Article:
Major League Baseball pitchers Tim Wakefield and Phil Niekro talk about being some of the few pitchers in the entire history of baseball who mastered the art of the knuckleball, a pitch so slow and unpredictable that no one trusts it. They’re joined by Ricki Stern, director of the new documentary “Knuckleball,” which follows the Major League’s only knuckleballers in 2011, Boston Red Sox Tim Wakefield and Mets pitcher R. A. Dickey. “Knuckleball!” is playing at the IFC Center.
Friday, September 21, 2012
Rafer Guzman and Kristen Meinzer discuss "Trouble With The Curve," a film that revives the debate presented in last year’s hit “Moneyball,” with a professional baseball scout. Which method — scouts or stats — is truly superior?
Thursday, September 20, 2012
By Alec Hamilton : Assistant Producer, WNYC News
The World Baseball Classic is underway in Jupiter, Florida. It's the third time since 2005 that the international baseball tournament has taken place. And while some countries such as the U.S. and Japan are known for their skill on the diamond, another country is also making its way through the tournament with the help of a New Yorker.
Wednesday, September 05, 2012
By Stephen Nessen : Reporter, WNYC News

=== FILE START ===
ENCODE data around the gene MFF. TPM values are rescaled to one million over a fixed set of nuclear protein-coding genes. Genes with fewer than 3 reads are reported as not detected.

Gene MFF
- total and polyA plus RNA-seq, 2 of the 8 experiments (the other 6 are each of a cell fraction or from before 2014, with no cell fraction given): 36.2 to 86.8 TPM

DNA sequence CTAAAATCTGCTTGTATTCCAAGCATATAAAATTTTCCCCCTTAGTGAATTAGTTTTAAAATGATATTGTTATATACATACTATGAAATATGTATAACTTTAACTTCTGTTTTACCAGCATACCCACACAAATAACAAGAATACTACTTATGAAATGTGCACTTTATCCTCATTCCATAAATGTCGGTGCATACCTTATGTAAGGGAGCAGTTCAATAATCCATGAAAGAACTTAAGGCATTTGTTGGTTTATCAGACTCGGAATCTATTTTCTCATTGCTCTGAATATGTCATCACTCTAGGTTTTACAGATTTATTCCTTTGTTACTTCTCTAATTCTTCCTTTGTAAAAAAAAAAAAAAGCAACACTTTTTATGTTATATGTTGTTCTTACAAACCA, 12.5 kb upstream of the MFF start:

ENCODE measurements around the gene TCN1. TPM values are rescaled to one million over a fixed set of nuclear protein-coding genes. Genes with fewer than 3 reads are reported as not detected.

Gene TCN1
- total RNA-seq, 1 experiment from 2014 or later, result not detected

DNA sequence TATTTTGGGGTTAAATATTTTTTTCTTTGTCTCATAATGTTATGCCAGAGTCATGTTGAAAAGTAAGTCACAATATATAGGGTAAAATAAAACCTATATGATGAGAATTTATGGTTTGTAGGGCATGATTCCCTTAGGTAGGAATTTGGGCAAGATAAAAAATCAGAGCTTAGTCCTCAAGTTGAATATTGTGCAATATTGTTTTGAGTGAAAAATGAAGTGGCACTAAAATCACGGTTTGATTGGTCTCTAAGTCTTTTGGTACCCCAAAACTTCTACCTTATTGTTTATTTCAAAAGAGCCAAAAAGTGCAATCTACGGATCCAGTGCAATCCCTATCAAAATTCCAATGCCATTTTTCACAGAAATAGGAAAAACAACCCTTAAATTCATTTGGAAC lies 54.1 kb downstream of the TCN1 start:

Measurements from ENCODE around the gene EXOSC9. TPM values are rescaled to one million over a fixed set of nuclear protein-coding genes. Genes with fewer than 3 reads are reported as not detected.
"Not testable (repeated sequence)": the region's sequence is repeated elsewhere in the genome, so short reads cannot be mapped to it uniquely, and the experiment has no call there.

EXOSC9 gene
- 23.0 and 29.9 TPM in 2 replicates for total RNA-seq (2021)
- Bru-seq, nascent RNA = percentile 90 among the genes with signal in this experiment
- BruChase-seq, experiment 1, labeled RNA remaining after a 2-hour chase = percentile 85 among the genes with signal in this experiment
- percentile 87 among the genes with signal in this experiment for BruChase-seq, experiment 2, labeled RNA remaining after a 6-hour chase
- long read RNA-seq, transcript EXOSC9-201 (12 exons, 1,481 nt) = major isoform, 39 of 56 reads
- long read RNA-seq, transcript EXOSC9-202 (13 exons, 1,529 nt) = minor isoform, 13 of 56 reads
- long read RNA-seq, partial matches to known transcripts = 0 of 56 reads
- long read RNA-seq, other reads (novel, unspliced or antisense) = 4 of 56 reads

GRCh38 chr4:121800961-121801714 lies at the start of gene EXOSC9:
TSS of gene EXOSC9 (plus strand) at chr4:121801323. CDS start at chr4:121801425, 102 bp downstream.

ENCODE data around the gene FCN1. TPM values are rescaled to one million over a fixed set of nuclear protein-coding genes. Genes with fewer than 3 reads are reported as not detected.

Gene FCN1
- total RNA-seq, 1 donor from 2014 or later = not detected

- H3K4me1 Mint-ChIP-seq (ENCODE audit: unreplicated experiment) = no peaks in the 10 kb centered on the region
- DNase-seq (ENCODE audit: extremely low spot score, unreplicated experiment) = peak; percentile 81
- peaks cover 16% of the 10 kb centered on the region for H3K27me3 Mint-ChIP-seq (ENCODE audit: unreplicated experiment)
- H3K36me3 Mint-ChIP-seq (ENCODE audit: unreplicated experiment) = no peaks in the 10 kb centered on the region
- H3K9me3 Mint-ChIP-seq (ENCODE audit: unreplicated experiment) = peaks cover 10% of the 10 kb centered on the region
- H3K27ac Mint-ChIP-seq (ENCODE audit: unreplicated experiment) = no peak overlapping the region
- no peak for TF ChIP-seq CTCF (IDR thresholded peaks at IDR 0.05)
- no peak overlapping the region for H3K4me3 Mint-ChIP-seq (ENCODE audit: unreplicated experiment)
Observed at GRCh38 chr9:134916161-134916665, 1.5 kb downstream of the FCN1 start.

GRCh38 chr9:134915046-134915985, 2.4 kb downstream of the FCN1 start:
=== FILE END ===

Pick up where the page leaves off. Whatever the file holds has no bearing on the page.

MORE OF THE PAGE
After a loss Tuesday night, the Yankees have let their 10-game division lead evaporate and are now sharing first place in the AL East with the Baltimore Orioles. With only 27 games left in the regular season fans are frustrated, and hoping the pinstripes will pull through.
Tuesday, June 19, 2012
Last week, the Italian conductor Riccardo Muti threw out the ceremonial first pitch at a Chicago Cubs game at Wrigley Field. Watch this slideshow of conductors' first pitches.
Wednesday, May 30, 2012
Hoboken, NJ is less than 5 miles from Manhattan -- but its main street couldn’t be more different from Wall Street. This quiet town with a population of 50,000 or so has served as the birthplace of baseball, the small-but-hardy rock venue Maxwell’s, and a long-running indie band called Yo La Tengo. We hear more when music writer Jesse Jarnow joins us with his new book, "Big Day Coming: Yo La Tengo and the Rise of Indie Rock."
Friday, May 18, 2012
Fenway Park, the Boston Red Sox’s storied ballpark, celebrated it’s 100th birthday late last month. And in honor of the centennial, moments in Red Sox history were remembered and relived like the "Curse of the Bambino." But today, we’re talking about one element of Fenway’s history that is rarely spoken of: it’s troubled racial past.